One positive takeaway from this is, no matter how screwed up America has become — they have magazine capacity limits in Colorado now — someone has it worse. Like, for example, Europeans.

UPDATE: A strange new respect for Trump at Chizumatic.

UPDATE 2016-05-14: Now Roger L. Simon posts an article asking "Can Trump Save Mexico?" He is not as desperate as my Belgian friend, but:

The USA has for generations been the stopgap for this poverty, providing work for the Central American jobless, the millions of illegal aliens in our midst, who send remittances home from the storefronts we see across Los Angeles and other cities of our country. It's always been like that, with America, inadvertently or not, enabling this corrupt Mexican system, often for the advantage of America's corporations but not her people. I never thought it would be different.

Ironically, Donald Trump is Mexico's best friend right now, not of the officials, of course, or their extraordinarily large billionaire class, but of the Mexican people themselves. By actually bottling up the border and reducing the flow to legal immigration -- something that has not been done for decades, if ever -- Trump and his allies are forcing the Mexican government to deal with their own problems. That's not going to happen as long as El Norte is here to solve everything for them. It never happened while the border was open and will never happen until it's closed.

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February 22, 2016

2010 Jeep Wrangler long term

It has been more than 5 years since the day when I was driving by a dealership and thought: "today is a good day to buy a Jeep". It was the best car that I owned, by far.

The biggest thing I bought with it was the capability. It's drive anywhere in comfort. Not the comfort as isolation from road imperfections or noise: it is a real jeep with all the discomforts that implies. But it's a comfort of driving. With RAV4 I could get wherever I need to get, or nearly. Jeepers in my club were often surprised. But it took a continuous, grueling effort: watching your track at all times on the trail, plan every move ahead to put the wheels just right. It was exhausting. But the Rubicon just rolls over everything. So easy.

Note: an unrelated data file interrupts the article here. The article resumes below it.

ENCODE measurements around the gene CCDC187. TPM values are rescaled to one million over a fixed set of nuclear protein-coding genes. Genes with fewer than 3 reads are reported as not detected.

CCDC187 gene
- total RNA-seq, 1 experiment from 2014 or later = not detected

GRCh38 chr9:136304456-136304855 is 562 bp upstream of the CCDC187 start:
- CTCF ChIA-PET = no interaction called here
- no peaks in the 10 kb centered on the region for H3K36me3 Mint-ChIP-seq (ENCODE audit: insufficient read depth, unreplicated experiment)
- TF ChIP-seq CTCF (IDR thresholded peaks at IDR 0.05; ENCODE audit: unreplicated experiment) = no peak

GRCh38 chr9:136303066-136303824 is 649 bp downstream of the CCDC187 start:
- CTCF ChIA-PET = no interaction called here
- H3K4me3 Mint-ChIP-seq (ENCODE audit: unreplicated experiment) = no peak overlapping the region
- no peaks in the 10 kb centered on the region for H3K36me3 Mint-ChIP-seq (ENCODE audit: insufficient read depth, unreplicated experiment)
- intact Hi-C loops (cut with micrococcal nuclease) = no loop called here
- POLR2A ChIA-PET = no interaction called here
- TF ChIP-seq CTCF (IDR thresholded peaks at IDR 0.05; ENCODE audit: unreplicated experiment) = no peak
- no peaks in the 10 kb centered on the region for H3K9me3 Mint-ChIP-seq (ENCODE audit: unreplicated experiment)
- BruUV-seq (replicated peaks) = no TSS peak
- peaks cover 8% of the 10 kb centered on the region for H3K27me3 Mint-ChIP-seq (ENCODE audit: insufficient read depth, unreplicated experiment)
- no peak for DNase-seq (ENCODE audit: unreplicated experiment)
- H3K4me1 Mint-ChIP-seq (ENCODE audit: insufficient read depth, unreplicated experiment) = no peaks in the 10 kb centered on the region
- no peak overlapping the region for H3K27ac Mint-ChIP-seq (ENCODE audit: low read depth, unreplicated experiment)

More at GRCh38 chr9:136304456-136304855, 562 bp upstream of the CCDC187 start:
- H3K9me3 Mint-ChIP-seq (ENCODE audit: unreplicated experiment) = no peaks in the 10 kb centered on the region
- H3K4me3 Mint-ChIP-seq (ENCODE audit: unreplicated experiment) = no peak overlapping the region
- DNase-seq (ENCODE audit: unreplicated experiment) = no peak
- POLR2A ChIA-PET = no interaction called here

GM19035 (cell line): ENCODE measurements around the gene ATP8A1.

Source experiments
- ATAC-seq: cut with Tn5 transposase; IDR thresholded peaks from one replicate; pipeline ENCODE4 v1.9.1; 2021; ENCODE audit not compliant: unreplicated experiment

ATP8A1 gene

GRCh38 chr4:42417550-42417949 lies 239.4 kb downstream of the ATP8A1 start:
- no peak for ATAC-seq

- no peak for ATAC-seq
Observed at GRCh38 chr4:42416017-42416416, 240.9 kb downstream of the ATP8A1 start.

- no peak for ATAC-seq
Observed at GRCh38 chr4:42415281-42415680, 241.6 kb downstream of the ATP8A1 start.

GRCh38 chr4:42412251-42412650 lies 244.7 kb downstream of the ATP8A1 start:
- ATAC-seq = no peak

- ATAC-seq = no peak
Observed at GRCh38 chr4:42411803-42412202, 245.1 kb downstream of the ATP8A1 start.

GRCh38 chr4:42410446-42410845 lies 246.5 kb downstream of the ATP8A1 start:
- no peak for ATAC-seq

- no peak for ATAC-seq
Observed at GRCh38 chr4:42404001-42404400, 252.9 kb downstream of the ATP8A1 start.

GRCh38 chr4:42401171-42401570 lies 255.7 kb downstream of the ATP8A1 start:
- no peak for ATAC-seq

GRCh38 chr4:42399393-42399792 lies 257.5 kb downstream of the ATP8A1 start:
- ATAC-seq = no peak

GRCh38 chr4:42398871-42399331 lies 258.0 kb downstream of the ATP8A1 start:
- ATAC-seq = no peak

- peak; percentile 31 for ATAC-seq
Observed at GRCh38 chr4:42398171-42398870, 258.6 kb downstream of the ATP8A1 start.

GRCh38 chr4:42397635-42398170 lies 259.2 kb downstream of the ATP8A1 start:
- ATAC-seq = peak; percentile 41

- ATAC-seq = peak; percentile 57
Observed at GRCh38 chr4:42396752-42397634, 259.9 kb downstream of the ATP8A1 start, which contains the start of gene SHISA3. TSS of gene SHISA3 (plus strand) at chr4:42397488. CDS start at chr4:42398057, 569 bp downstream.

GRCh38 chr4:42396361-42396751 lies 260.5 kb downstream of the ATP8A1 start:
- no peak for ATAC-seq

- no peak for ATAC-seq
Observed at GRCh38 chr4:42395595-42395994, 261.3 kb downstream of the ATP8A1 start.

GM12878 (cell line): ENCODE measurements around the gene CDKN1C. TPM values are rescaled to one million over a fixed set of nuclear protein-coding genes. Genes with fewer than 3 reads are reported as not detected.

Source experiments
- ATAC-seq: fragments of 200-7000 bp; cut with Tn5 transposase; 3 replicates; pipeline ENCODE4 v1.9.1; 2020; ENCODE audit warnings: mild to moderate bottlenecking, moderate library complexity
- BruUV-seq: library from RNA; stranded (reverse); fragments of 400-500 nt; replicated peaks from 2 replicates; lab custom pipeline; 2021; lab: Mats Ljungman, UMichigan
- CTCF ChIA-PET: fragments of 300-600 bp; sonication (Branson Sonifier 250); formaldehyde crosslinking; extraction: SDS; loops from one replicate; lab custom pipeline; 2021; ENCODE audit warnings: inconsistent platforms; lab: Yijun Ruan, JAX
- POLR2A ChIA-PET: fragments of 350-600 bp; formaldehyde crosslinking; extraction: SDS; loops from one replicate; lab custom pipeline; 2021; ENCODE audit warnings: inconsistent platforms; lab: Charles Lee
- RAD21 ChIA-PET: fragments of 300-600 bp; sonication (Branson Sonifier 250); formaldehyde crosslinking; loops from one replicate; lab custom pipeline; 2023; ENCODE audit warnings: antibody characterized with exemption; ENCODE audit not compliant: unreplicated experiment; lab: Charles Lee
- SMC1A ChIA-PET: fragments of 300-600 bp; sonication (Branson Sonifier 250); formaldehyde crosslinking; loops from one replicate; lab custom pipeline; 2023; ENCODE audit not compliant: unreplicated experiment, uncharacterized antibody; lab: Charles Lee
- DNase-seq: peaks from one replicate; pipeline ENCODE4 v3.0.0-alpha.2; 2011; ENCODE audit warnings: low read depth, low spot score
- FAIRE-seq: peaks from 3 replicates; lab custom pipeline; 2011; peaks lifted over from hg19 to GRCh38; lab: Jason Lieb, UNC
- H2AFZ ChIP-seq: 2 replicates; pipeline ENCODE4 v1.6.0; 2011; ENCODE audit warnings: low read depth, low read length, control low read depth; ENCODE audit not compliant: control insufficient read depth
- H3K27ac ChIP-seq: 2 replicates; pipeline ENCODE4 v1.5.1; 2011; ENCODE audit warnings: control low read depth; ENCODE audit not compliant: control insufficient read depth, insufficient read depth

Aside from the big advantage of the capability, one minor thing that I learned to appreciate with the jeep is driving a convertible. Never been a fan of that previously: it's noisy and dusty. Really not a thing to do in town. But out in the desert it feels proper. Wrangler is designed with no regard for the ease of access to the back with the top on (it's a big reason why 4-door versions are so popular).

However, I had trouble fitting in. At my height, the roll bar intruded into the area where my head needed to be. If I were to be rear-ended, I would crack my skull upon the cage. So, I reworked the seat brackets to lower the driver seat. It was the biggest mod I did to the jeep, it even required cutting and welding. Other mods were fairly minor: things like a CB antenna and rails.

Initially I was apprehensive about reliability. And I even had a transmission leak. But the leak was fixed under warranty and the jeep was trouble-free since then. It's at 85k miles now.

BTW, it gets about 19 mpg in daily driving.

The only weak spot in the jeep is its lack of sportiness. It squats and sways too much, and rather slowly too. It's just not chuckable, even with traction control off. But that comes with the territory.

Pictured: Jeep at the Imogene pass, Colorado.

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February 15, 2016

Our surprisingly benevolent Chinese lords and masters

A typical scare piece was linked by Instapundit today, which makes the following assertion:

When China enters a market, the intention is to destroy indigenous competition. From American to Nigerian to Turkish textile jobs — all down 90 percent — local earning power is destroyed. Everywhere and in every area — again it’s steel, aluminum, solar panels, toys and electronics — China hollows out local production.

There was a time when I could take this sort of breathless propaganda seriously, but something happened recently: Mooney rolled out the M20V Ultra.

For those not in the know, Chinese were gobbing up the basement of the aviation industry in the U.S. for many years now, and they are quite brazen about it. One historic anecdote is that when they bought Cirrus and sent the occupation team in, workers put up a big banner "Welcome Our Chinese Partners!" The Chinese were outraged. We are OWNERS not partners, they said, and ordered the banner taken down immediately.

The Chinese purchase of Mooney was met with a large skepticism. Everyone knew that Mooney was done, over, finished. The product was too old, too expensive to make. The notional purchaser, Mr. Chen, was secretive about the source of his money. Everyone in the industry thought he was either clueless or a scammer. Then, the company rolled out the model M10 - a revolutionary airplane for them, but made in California, not Texas, and revealed in Zhuhai, China. Ah-ha, cried the skeptics. Now we know - Chen wants to take the American expertize and build airplanes in China! Well, 2016 comes in and Mooney in Texas announce a major renovation to the factory, a major advance for the M20 line with the M20V Ultra. It was not just the new door and the composite shell, but also the new electrics and electronics that comprise a large part of the cost.

In other words, a Chinese overlord rescued a storied American company that American investors bailed upon, made it make new and exciting products that are world class again. In addition, the new composite production in California helps along the traditional manufacturing in Texas. This was not what the narrative taught us.